Which brings us to the question of plot. After a month of issues (plus 8-page preview), we have some ideas of the two major mysteries this series is following: Mother, and Batman’s secret. For the former, we have questions about who she is, what she is planning, and how can the Batfamily stop it. Her agents, Orphan (who might possibly be the boy from Cairo in the first issue), Poppy, and Cassandra all have mysterious backstories and agendas. For the latter thread, we have the flashbacks (which were mysteriously absent this issue), with the shooting in Cairo, the hunt for Scarecrow that will eventually lead to Prague, and Batman’s meeting with Cassandra. The solicitations and interviews about future issues also lead to the question of how characters like Damian Wayne and Bane will fit into the plot, and what Harper and Cassandra’s ultimate places in the Batfamily will be.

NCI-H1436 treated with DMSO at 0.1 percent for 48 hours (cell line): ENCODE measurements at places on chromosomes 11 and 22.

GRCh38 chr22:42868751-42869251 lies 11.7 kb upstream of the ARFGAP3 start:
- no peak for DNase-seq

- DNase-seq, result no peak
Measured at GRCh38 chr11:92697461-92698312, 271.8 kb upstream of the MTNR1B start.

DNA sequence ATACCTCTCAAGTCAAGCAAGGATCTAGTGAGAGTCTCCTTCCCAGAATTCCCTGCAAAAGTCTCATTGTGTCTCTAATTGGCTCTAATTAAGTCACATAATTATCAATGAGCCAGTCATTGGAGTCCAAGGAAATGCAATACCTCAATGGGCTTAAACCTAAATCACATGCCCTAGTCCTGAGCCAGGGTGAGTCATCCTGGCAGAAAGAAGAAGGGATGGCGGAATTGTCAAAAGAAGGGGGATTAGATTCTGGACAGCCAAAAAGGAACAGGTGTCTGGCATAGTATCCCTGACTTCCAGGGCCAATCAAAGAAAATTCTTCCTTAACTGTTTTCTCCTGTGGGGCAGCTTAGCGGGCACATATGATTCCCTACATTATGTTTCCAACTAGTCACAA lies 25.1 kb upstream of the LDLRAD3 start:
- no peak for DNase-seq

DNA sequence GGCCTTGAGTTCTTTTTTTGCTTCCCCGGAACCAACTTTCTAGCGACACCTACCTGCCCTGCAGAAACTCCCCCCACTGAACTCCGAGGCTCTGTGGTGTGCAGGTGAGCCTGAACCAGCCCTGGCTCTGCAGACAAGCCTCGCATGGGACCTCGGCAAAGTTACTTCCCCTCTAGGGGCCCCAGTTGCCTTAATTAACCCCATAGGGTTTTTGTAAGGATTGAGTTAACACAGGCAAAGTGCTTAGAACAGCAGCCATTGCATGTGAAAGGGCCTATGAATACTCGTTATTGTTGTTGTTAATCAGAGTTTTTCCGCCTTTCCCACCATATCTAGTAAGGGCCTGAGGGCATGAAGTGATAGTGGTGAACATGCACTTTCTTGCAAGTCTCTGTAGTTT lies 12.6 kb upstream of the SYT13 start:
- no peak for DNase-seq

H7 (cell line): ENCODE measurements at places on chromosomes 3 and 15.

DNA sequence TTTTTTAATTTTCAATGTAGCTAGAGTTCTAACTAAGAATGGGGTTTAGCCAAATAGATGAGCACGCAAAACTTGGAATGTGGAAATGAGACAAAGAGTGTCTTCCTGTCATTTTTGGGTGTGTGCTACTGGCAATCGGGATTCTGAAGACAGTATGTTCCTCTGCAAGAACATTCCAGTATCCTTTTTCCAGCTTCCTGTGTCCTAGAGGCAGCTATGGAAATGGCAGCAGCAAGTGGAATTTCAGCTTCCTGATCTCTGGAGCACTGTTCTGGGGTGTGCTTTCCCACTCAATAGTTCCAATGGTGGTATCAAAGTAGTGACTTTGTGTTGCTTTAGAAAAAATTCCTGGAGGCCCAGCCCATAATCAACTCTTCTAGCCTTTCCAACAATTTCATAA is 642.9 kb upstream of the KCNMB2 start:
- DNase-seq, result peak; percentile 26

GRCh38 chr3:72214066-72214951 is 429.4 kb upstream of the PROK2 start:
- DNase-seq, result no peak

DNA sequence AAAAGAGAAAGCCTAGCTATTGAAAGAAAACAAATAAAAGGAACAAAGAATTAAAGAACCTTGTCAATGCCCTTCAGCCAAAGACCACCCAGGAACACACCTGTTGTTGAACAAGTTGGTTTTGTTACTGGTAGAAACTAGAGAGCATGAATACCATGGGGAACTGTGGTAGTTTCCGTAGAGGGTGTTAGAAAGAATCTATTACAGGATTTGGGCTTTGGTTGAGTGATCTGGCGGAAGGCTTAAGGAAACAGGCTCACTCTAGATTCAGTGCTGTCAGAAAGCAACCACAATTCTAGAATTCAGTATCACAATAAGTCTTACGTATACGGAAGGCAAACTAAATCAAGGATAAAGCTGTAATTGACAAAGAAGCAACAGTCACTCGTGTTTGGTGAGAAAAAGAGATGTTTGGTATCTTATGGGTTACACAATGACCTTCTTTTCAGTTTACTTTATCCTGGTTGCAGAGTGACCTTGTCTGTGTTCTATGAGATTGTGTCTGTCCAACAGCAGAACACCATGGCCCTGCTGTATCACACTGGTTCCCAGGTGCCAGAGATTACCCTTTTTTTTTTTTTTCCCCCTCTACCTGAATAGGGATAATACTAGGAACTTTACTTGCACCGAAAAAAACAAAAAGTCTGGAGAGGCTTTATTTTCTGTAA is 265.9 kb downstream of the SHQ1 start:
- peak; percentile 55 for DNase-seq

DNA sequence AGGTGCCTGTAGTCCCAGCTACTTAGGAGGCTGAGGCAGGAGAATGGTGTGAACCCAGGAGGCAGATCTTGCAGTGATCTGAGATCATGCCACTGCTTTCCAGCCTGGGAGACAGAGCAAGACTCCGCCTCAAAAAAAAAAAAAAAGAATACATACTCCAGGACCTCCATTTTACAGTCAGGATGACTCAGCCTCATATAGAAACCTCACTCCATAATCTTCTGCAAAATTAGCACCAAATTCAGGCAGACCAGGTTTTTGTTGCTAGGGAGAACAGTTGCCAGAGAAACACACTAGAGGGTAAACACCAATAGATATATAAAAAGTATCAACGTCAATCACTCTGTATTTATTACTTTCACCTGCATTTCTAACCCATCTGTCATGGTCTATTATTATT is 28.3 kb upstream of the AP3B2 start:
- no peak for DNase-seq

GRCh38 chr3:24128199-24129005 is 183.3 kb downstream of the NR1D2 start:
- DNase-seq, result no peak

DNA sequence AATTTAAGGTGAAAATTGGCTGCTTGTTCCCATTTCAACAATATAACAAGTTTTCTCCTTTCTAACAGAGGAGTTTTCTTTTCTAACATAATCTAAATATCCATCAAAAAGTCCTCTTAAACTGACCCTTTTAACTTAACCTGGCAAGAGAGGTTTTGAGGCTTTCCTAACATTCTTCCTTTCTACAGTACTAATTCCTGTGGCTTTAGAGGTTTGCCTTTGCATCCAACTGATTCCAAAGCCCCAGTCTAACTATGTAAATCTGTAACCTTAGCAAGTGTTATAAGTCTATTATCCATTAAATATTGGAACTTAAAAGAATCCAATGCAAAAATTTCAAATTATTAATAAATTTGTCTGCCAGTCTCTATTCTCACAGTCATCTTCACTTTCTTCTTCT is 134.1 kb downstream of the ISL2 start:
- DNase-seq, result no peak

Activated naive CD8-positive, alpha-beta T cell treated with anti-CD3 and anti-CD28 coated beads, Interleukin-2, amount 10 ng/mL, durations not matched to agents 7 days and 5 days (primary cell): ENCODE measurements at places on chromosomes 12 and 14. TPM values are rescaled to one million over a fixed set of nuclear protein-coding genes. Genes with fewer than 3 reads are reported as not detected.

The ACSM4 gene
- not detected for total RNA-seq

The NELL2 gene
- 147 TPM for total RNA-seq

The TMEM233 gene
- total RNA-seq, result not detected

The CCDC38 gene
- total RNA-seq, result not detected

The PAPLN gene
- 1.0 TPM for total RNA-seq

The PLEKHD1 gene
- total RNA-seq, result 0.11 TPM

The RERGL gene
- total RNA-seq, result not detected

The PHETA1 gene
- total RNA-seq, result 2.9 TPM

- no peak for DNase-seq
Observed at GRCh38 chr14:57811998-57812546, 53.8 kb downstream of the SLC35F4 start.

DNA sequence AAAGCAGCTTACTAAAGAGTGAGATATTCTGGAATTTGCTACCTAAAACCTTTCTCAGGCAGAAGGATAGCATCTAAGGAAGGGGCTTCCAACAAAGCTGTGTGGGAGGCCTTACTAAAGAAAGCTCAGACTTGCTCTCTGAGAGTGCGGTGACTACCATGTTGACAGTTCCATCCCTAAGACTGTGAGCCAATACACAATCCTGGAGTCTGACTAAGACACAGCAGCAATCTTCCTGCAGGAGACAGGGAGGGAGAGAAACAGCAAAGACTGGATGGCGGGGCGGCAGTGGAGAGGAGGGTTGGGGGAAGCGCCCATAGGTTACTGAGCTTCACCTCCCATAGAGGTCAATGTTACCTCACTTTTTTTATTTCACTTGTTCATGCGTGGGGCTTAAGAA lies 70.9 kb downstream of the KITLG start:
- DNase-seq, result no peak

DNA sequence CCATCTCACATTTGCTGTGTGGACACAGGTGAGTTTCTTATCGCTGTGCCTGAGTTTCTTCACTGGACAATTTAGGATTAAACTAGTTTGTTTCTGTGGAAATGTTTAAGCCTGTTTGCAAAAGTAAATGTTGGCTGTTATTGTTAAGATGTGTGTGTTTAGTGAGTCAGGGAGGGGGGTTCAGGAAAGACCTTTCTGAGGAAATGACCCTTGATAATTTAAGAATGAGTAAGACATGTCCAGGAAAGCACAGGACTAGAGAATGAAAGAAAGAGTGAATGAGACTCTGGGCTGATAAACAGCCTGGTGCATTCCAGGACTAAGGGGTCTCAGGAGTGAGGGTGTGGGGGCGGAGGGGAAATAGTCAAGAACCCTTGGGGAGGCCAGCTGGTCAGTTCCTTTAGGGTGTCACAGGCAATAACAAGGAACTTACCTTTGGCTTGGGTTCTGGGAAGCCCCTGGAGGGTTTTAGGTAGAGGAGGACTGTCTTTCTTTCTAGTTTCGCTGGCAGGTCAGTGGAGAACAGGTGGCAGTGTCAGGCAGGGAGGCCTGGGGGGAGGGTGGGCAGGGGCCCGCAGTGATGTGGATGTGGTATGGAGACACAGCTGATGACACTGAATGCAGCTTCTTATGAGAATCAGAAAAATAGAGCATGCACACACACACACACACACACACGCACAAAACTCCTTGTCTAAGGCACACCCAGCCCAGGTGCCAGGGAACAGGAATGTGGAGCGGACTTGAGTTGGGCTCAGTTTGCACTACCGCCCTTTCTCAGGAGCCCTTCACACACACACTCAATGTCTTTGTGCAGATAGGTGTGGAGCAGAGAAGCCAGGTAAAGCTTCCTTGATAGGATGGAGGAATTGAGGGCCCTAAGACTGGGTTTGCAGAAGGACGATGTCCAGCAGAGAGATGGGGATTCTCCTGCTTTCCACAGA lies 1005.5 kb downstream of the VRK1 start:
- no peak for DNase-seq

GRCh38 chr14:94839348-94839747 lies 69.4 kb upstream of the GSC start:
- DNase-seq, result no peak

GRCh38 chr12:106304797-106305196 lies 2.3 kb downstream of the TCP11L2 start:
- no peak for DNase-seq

This issue gave us a tiny bit of information on Mother’s abilities – to create sleeper agents who can be activated by a phone call and are unaware of their programming – but no information on her goals or identity. Since there were no flashbacks this issue, the question of Batman’s secret didn’t advance at all. Leave comments below on what plotlines you find most interesting, or your theories about how some of these questions will be answered!
A brilliant kitchen fight setpiece, a glacially slow B-plot with Cassandra Cain, and a few unnecessarily sour and confusing character notes. 4 out of 5 for the action, 3 out of 5 for the characterization, leading to an overall rating of…